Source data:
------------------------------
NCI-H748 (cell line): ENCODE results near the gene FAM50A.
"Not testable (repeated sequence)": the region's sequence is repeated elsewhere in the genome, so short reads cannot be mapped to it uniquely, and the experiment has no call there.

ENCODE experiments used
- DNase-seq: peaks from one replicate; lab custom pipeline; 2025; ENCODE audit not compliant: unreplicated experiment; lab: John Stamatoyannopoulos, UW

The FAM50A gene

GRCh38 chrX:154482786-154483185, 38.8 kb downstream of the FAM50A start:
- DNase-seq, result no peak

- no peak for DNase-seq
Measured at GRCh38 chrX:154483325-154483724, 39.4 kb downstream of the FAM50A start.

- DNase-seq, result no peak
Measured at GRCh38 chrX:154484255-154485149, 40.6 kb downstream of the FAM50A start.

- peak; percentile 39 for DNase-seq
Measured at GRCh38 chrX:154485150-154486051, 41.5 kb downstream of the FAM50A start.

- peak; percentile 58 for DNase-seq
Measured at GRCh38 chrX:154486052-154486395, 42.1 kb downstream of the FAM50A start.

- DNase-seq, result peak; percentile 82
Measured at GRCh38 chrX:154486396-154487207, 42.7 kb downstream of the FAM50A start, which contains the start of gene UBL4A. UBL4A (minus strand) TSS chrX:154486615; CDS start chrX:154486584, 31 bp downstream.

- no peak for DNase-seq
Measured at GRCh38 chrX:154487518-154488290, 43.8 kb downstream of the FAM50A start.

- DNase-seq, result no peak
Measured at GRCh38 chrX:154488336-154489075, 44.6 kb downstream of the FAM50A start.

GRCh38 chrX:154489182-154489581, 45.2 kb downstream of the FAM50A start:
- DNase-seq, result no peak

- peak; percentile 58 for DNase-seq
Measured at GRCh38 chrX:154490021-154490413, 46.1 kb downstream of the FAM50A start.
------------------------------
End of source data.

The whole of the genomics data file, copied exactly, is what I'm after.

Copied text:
NCI-H748 (cell line): ENCODE results near the gene FAM50A.
"Not testable (repeated sequence)": the region's sequence is repeated elsewhere in the genome, so short reads cannot be mapped to it uniquely, and the experiment has no call there.

ENCODE experiments used
- DNase-seq: peaks from one replicate; lab custom pipeline; 2025; ENCODE audit not compliant: unreplicated experiment; lab: John Stamatoyannopoulos, UW

The FAM50A gene

GRCh38 chrX:154482786-154483185, 38.8 kb downstream of the FAM50A start:
- DNase-seq, result no peak

- no peak for DNase-seq
Measured at GRCh38 chrX:154483325-154483724, 39.4 kb downstream of the FAM50A start.

- DNase-seq, result no peak
Measured at GRCh38 chrX:154484255-154485149, 40.6 kb downstream of the FAM50A start.

- peak; percentile 39 for DNase-seq
Measured at GRCh38 chrX:154485150-154486051, 41.5 kb downstream of the FAM50A start.

- peak; percentile 58 for DNase-seq
Measured at GRCh38 chrX:154486052-154486395, 42.1 kb downstream of the FAM50A start.

- DNase-seq, result peak; percentile 82
Measured at GRCh38 chrX:154486396-154487207, 42.7 kb downstream of the FAM50A start, which contains the start of gene UBL4A. UBL4A (minus strand) TSS chrX:154486615; CDS start chrX:154486584, 31 bp downstream.

- no peak for DNase-seq
Measured at GRCh38 chrX:154487518-154488290, 43.8 kb downstream of the FAM50A start.

- DNase-seq, result no peak
Measured at GRCh38 chrX:154488336-154489075, 44.6 kb downstream of the FAM50A start.

GRCh38 chrX:154489182-154489581, 45.2 kb downstream of the FAM50A start:
- DNase-seq, result no peak

- peak; percentile 58 for DNase-seq
Measured at GRCh38 chrX:154490021-154490413, 46.1 kb downstream of the FAM50A start.